The latest analysis of European food and drink industry trends from the CIAA, the confederation of the food and drink industries of the EU, also shows that while exports weakened in 2002 compared to the two previous years, as a whole the industry proved highly resilient to the effects of 11 September 2001 and the subsequent 'war on terror'.
Export growth last year was 3 per cent in value terms, less than the 5 per cent in 2001 and 12 per cent in 2000, but still better than 1998 and 1999.
Total exports in 2002 were €46 billion, with more than one fifth of all exports going to the US alone. Japan, Switzerland and Russia were the other main export destinations. But sales to Latin America were badly hit by the weakening economies there (Brazilian sales fell 17 per cent, while those to Argentina plummeted 77 per cent).
In contrast, Brazil and Argentina, along with the US, remain the biggest suppliers of the food and drink industry in Europe, accounting for 27 per cent of all EU imports.
With their imminent accession to the Union at the forefront of their minds, the eight countries in eastern and central Europe will be pleased to see a steady progression in their food trade with the EU. Although the 15 current Member States still export more food than they import from the central and eastern European countries (CEECs), trade between the two groups increased in 2002 (by 7 per cent). Poland was the exception, with trade now balanced with the largest of the accession countries.
The drinks sector accounted for a third of EU exports in 2002 - €14 billion - with spirits alone accounting for 40 per cent of total drinks exports, led by Scotch whisky. Beer exports grew by 10 per cent, while soft drinks and mineral water sales were up 15 per cent.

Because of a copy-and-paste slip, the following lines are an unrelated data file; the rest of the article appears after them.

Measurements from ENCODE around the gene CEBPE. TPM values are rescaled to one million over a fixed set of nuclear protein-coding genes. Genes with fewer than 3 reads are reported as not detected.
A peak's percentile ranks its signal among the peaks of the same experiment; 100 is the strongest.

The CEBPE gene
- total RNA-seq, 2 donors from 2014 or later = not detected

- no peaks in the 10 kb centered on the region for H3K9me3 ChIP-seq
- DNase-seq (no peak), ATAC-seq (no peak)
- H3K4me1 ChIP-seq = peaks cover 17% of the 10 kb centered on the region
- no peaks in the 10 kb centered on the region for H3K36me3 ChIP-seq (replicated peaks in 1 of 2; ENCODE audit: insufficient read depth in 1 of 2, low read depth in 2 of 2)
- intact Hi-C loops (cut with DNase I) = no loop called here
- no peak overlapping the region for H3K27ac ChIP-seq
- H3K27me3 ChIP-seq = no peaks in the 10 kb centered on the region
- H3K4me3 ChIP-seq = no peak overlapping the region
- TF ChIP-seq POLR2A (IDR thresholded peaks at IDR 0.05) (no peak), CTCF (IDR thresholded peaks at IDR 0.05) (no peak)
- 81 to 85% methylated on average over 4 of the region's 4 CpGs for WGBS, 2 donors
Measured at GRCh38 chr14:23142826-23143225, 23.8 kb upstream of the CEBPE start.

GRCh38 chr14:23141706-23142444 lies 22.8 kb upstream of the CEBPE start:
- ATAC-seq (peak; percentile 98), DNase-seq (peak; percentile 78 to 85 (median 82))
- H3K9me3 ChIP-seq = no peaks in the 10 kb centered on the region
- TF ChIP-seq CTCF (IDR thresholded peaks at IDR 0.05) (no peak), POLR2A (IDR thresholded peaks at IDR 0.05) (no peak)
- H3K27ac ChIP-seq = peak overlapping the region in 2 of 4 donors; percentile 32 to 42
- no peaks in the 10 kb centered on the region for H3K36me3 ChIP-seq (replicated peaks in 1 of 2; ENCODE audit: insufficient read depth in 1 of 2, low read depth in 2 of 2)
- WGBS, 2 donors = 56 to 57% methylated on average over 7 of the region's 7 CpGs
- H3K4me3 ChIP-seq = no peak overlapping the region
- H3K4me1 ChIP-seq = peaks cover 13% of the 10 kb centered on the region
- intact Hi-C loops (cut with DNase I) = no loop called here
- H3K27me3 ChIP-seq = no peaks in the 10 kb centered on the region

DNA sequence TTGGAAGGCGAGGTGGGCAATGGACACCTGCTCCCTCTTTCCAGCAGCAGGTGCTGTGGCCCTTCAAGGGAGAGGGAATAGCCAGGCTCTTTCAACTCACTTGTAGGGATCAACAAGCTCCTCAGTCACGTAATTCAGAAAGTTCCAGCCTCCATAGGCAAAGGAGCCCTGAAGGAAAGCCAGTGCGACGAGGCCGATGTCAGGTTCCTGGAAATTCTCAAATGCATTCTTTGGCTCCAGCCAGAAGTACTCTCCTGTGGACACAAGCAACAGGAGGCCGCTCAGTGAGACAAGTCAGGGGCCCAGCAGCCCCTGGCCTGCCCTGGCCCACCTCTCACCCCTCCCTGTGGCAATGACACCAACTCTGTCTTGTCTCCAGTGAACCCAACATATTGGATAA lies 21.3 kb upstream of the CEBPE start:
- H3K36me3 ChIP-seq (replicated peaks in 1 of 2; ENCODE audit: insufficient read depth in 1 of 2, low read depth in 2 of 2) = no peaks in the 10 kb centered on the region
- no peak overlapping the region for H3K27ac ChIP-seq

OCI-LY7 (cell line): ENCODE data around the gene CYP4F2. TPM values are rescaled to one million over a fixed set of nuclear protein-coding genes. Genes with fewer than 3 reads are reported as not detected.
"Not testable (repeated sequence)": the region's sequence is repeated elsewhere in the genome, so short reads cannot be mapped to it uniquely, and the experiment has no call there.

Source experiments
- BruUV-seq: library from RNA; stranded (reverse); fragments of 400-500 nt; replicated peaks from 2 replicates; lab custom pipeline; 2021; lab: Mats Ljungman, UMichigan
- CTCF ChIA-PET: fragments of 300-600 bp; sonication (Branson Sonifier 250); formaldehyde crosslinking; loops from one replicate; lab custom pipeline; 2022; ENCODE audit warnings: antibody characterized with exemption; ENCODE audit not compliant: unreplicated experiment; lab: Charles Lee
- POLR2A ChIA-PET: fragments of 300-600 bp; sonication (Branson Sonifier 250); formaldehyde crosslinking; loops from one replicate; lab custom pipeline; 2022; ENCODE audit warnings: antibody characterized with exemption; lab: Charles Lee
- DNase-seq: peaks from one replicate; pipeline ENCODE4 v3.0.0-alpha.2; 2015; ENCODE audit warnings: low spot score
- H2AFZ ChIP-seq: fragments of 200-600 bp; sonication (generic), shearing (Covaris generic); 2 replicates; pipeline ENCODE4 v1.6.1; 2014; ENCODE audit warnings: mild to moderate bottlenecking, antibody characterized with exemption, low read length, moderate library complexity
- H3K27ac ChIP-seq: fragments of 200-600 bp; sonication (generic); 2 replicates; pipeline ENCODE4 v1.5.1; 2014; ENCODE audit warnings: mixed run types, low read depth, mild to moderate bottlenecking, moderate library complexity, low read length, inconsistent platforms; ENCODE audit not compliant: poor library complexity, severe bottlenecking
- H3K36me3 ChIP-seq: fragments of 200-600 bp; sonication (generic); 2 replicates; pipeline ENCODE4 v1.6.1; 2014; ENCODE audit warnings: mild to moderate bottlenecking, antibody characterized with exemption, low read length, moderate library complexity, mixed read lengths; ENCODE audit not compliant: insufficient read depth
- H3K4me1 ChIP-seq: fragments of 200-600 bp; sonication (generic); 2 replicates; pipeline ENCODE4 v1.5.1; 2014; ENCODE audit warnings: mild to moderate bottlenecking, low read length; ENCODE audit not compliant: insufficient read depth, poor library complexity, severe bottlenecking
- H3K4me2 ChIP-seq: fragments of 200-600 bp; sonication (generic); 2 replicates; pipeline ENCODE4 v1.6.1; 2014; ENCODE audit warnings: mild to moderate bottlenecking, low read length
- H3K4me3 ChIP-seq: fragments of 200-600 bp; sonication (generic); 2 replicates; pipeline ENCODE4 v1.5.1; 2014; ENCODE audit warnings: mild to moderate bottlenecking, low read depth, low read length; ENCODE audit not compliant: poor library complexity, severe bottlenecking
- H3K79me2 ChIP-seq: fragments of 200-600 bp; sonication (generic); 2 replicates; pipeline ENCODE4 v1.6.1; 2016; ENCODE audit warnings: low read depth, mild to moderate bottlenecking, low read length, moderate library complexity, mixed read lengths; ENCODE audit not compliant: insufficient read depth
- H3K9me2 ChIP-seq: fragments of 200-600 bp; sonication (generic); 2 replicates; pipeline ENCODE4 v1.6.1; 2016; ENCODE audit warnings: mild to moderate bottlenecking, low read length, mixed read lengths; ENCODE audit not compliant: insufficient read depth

The CIAA also gave a progress report for the current year, which showed that exports in the first quarter of 2003 were down 2.4 per cent compared to the same period a year earlier - partly due to the continued decline (-15 per cent) in sales to Latin America. While primary food products struggled - in particular sugar, following on from a poor 2002, processed products such as confectionery, biscuits etc. proved far more resilient, increasing sales by 1.5 per cent during the quarter.
But the most widespread impact on the food industry has come from changing consumer spending patterns, in particular in northern Europe. In the UK, for example, expenditure on food and drink accounts for 9.7 per cent of total household expenditure, while in Portugal the figure is nearer 18.5 per cent. In the candidate countries, figures range from 18.9 per cent in Slovenia to 31.5 per cent in Lithuania.
What this means is that in countries in the north in particular, food producers have to fight much harder for their share of consumers' cash - a situation which has created a highly innovative food industry. In Germany, for example, an average of 2000 new products are launched every year, the CIAA said, and two thirds of food industry players market new products.
The dairy sector was the most innovative in 2002, accounting for 11.5 per cent of all new products launched across the EU. Ready meals, cheese, frozen products and soft drinks were also strong on the innovation front.
While convenience was once the main driver of new product development, the CIAA's data show that pleasure has now become the prime motivator - accounting for 47.6 per cent of all new products. Convenience is still important, however, accounting for 22.3 per cent, but it is fast being caught up by health (16.4 per cent) and well-being (13.7 per cent), again reflecting the rapid changes in consumer demand.
The full CIAA publication can be downloaded here.